Wikileaks email reveals campaign concerned about her record as SoS re. San Bernadino Terrorists

Wikipedia: Ronald A. “Ron” Klain (born August 8, 1961) is an American political operative and lawyer who on October 17, 2014, was named for the newly created position of “Ebola response coordinator” or, less officially, Ebola Czar. He served as Chief of Staff to two Vice presidents – Al Gore (1995–99) and Joe Biden (2009–11).
Executive VP and general counsel at Revolution LCC, an investment firm launched by AOL Co-Founder Steve Case to back disruptive, innovative companies that offer consumers more choice, convenience, and control in their lives. Prior to joining Revolution in 2005, Mr. Klain spent four years as a partner and National Practice Group Chair at O’Melveny & Myers LLP, where his practice focused on constitutional and commercial litigation, antitrust, and corporate transactions. (from here)

He emailed the Clinton campaign the following:

Sleeping on it, and having a chance to read the story about the Malik visa
in the NYT, I think we need to devote some thought to Jim Margolis’s
concern about HRC’s record as SecState and visas. I could easily see a
question like this:

“We’ve known since 9/11 that people intending to do us harm were getting
visas to come here, and now it turns out that Tashfeen Malik got a visa to
come to the United States just a few months after you left the State
Department – even though she had posted material online, while you were
Secretary of State – indicating support for violent jihadists. President
Obama has now ordered a review of these visa programs, and is talking about
suspending some. Why didn’t you do more as Secretary of State to tighten
visa programs that are now – after the fact – under review, and why didn’t
you order officials to review social media postings as part of the visa
process?”

That is, it is just a matter of time before the Republicans (certainly) and
the media (likely) begin to try to use San Bernandino as a sign that things
were broken while she was Sec State and that she did not do enough to fix
them. And I don’t know if saying, “Hey, this really wasn’t a problem
until after I left State” is going to cut it. That is, someone (a
Democratic opponent now, a moderator, or a Republican opponent later) takes
her line – “the first job of any President is to keep the American people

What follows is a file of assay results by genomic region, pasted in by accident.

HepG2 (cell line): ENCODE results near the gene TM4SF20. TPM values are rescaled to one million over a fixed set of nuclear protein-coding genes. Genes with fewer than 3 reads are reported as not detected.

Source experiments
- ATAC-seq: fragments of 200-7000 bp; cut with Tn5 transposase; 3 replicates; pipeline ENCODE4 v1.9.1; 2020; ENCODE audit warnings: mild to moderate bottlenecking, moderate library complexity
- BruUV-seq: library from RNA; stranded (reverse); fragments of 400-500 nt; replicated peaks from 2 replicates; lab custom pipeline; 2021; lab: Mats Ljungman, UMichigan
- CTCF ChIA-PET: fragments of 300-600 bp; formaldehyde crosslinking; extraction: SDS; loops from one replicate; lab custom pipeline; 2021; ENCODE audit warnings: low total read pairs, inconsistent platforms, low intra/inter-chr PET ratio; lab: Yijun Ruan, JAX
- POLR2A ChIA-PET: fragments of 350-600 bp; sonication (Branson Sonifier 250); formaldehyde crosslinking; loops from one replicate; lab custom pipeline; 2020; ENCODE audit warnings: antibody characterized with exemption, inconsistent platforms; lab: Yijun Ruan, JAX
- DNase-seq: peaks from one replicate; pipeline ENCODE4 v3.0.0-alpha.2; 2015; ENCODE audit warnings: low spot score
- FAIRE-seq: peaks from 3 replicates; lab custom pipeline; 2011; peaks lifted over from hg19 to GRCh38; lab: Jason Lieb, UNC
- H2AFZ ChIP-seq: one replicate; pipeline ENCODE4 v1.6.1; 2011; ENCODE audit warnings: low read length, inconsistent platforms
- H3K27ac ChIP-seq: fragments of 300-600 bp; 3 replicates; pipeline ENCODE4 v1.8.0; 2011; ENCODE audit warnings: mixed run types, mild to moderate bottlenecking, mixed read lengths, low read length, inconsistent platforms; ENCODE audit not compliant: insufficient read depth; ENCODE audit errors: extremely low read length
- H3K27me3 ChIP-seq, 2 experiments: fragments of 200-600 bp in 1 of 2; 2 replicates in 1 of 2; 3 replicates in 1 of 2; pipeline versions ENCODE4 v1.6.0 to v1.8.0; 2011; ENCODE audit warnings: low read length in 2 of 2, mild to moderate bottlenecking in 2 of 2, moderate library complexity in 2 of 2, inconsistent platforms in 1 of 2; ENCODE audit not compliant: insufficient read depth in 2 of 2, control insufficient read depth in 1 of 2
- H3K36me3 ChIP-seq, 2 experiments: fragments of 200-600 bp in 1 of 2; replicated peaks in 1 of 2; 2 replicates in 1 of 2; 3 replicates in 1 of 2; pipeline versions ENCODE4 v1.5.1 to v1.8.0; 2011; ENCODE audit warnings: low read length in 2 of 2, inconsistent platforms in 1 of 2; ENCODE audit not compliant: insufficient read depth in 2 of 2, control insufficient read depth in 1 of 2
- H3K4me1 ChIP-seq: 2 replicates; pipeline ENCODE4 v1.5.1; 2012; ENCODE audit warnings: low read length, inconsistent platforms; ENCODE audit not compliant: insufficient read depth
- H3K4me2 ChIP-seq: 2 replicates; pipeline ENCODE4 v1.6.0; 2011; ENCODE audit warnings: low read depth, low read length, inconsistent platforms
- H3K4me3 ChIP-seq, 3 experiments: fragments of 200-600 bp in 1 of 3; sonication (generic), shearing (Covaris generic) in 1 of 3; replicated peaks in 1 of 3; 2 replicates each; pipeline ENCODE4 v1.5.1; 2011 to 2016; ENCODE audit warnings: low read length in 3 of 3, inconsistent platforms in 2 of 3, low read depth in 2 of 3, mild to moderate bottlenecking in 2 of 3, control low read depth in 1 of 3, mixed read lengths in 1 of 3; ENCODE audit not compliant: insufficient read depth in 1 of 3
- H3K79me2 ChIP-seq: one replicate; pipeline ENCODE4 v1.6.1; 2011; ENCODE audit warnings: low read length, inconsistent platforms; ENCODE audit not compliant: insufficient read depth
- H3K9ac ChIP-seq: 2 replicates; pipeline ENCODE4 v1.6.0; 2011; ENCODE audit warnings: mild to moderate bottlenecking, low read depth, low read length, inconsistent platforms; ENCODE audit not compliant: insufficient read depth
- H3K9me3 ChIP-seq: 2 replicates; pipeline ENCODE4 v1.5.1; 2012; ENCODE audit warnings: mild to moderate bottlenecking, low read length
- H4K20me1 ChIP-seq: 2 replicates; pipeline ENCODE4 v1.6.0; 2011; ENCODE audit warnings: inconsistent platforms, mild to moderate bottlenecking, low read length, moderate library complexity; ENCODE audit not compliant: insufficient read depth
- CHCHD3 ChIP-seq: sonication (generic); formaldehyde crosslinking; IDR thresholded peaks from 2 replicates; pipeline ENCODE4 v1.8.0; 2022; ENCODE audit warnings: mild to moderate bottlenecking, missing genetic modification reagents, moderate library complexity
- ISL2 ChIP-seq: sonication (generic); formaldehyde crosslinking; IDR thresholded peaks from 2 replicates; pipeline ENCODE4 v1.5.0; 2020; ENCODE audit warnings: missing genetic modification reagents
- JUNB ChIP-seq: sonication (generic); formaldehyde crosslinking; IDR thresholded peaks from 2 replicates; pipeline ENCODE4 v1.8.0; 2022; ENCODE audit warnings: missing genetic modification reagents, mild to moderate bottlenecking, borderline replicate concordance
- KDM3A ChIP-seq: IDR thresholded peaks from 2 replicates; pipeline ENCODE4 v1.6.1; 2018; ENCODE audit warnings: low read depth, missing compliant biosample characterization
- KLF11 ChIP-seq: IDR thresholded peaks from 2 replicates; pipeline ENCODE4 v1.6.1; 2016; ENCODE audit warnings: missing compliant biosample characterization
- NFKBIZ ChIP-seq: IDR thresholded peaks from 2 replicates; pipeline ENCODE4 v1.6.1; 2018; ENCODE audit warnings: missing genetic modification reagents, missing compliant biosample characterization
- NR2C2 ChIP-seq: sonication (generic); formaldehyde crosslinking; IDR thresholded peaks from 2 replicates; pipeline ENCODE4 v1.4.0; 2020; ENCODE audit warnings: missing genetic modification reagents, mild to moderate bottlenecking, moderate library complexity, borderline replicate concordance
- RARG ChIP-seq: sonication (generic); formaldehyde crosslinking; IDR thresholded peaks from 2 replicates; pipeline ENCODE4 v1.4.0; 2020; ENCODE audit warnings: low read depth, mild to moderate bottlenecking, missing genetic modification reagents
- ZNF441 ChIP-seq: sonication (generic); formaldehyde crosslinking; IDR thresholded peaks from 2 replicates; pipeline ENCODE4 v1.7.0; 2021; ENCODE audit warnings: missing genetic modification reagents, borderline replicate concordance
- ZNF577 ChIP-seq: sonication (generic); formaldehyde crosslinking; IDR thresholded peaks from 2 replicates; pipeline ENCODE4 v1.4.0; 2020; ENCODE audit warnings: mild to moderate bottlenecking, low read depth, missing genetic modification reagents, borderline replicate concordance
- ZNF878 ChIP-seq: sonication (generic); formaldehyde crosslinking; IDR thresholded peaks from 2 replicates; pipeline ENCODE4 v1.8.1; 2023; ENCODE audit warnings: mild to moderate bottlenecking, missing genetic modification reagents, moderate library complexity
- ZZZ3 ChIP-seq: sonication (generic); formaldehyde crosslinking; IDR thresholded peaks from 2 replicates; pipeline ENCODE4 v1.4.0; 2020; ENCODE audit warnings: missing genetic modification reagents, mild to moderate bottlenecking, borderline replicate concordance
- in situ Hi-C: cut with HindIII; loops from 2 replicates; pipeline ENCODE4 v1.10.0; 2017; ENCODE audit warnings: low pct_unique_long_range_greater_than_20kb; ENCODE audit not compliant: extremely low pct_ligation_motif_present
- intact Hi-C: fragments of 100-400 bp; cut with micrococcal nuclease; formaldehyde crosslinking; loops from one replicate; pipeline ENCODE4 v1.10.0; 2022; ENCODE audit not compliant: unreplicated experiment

safe” – and says, “Well, it’s also the first job of a Secretary of State
too – and what did you do about it while you were Sec State?”

(https://wikileaks.org/podesta-emails/emailid/26661)

Did the media ever ask this question? Isn’t it interesting that he assumes Republicans will definitely pick it up (did they? I don’t doubt their desire. I do doubt their ability to find a single acorn on a silver tray in an otherwise empty room), but the media only might.

By their own tacit admission, really, at least a couple people in her campaign reveals they think Hillary blew it as secretary of state and did not protect the American people.
Again.

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Musical Interlude: I’m Your Puppet, The Purify Brothers

The Presidential debate a couple nights ago gave me an ear-worm when one candidate accused the other, sans any real evidence, that he was a puppet and he ever so cleverly shot back, “No, you’re a puppet,” sounding about as grown up as you’d expect that line to sound.

I need to exorcise that ear-worm and I can do it best by sharing it with you. However, I promise this is much more pleasant to listen to than that other exchange:

I am probably not only revealing my age, but far too much about my shallow, simpering youth when I tell you I am pretty sure the version of this song that I remember was performed about ten years later by the DeFrancos, Italian-Canadian imports, a group of siblings, and of course, I was sworn to undying devotion to the youngest, Tony, and I was a faithful purchaser of Tigerbeat issues which had anything about the DeFranco family for about a year. I think this was probably their first and most well-known hit:

You’re welcome.

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1956 Fire Reports